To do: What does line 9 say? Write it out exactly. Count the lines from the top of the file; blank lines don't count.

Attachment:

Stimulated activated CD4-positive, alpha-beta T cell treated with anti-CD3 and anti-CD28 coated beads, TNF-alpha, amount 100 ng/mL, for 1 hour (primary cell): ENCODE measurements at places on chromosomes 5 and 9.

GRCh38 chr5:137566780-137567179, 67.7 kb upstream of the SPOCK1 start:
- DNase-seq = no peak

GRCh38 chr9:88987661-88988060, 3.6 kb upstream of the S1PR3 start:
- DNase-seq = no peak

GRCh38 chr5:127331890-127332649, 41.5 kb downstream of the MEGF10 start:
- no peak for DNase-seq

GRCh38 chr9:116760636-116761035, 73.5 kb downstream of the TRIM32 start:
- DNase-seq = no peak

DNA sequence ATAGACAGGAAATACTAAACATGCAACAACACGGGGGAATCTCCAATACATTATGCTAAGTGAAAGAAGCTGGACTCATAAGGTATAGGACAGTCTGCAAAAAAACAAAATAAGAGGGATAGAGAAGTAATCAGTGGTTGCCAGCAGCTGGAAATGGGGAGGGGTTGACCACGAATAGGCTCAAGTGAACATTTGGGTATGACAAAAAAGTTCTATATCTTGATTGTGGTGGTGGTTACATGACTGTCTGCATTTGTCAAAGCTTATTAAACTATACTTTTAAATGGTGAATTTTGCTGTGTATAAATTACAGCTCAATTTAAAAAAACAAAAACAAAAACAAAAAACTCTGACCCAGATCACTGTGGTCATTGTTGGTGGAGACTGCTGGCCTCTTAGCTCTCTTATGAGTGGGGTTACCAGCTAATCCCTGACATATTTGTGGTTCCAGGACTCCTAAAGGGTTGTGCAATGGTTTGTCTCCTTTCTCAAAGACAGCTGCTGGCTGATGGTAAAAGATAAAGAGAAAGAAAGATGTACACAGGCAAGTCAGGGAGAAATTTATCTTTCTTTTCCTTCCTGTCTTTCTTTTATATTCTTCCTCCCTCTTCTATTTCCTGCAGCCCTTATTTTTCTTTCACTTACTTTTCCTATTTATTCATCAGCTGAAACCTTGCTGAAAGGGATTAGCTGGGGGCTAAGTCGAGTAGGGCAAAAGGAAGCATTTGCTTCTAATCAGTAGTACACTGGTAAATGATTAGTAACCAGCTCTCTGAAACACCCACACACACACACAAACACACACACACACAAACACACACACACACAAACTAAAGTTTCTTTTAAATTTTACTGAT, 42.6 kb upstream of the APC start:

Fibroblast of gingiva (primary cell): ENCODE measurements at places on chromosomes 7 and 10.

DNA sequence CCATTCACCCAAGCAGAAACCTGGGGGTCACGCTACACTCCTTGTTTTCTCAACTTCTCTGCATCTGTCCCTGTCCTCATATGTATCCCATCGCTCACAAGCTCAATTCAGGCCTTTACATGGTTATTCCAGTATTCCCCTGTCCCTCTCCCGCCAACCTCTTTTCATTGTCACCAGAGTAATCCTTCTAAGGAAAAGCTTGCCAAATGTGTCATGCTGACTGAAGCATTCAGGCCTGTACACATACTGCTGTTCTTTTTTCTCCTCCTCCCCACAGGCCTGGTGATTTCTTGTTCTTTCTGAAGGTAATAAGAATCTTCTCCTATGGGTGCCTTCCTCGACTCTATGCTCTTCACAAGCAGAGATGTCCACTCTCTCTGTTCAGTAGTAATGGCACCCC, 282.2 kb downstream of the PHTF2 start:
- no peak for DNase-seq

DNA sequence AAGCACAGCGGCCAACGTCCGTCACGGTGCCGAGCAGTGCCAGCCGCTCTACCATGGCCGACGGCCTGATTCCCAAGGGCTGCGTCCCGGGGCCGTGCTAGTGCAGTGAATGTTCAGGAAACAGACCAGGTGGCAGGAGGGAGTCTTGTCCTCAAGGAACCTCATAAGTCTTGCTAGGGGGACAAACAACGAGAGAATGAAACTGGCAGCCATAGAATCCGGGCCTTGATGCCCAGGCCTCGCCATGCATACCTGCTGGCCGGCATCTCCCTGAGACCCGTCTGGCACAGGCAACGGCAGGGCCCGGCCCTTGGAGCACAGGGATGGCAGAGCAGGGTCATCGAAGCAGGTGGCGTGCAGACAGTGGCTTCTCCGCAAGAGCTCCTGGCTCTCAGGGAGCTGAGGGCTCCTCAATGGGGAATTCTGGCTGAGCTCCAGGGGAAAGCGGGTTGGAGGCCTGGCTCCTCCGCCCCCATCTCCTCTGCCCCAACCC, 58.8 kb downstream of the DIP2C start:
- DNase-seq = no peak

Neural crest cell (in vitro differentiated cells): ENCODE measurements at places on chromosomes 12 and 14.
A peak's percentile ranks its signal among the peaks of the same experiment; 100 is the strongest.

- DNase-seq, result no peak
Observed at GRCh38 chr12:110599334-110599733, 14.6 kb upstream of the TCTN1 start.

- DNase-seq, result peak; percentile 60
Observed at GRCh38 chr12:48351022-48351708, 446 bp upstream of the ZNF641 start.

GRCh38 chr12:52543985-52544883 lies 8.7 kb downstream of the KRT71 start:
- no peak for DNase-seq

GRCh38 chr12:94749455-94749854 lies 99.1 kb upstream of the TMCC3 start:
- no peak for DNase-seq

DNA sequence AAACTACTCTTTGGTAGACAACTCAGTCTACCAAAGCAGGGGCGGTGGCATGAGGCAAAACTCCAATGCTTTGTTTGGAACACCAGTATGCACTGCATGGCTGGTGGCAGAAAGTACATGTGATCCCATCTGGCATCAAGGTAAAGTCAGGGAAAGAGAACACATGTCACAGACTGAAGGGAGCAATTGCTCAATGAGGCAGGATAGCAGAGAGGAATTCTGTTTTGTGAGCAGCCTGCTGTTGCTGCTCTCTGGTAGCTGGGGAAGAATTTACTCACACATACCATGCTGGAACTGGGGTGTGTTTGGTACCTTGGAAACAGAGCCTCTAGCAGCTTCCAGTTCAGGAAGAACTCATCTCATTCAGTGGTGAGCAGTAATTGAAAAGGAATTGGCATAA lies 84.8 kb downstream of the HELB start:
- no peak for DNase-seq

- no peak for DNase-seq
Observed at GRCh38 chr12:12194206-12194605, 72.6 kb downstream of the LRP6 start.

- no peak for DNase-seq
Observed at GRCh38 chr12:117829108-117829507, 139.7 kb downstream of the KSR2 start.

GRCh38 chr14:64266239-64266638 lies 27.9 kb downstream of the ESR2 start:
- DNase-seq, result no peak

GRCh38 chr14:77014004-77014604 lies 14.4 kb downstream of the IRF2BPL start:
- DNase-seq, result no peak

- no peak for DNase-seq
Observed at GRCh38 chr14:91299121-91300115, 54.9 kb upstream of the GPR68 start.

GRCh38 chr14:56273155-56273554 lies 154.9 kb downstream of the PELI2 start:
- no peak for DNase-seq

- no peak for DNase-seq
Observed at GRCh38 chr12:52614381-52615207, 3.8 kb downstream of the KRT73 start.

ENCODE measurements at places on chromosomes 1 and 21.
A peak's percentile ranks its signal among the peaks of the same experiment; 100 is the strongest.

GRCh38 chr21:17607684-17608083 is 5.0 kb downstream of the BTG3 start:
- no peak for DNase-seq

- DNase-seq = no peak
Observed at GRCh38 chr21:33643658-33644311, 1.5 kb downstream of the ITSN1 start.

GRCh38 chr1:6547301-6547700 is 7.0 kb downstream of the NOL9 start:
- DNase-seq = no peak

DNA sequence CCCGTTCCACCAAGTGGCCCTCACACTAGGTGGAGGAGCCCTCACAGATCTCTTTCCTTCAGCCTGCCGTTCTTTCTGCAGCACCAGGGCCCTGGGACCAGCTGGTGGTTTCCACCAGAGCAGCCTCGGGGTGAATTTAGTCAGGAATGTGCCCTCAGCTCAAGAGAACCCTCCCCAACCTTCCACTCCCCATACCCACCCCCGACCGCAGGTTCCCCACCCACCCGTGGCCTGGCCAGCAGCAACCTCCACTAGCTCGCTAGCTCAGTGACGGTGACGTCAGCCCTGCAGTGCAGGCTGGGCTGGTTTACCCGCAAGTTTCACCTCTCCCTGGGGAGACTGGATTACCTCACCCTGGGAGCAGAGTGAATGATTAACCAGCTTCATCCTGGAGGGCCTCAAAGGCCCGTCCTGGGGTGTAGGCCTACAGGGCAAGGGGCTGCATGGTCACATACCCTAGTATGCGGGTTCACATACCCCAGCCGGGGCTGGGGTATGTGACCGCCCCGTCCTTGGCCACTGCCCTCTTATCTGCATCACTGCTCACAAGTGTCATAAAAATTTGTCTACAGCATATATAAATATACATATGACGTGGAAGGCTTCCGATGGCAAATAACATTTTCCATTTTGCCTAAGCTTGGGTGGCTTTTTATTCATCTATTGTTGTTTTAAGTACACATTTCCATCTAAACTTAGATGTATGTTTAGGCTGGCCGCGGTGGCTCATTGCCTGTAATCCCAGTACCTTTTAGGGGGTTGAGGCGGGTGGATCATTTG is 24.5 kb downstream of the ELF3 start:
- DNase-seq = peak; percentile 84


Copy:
- DNase-seq = no peak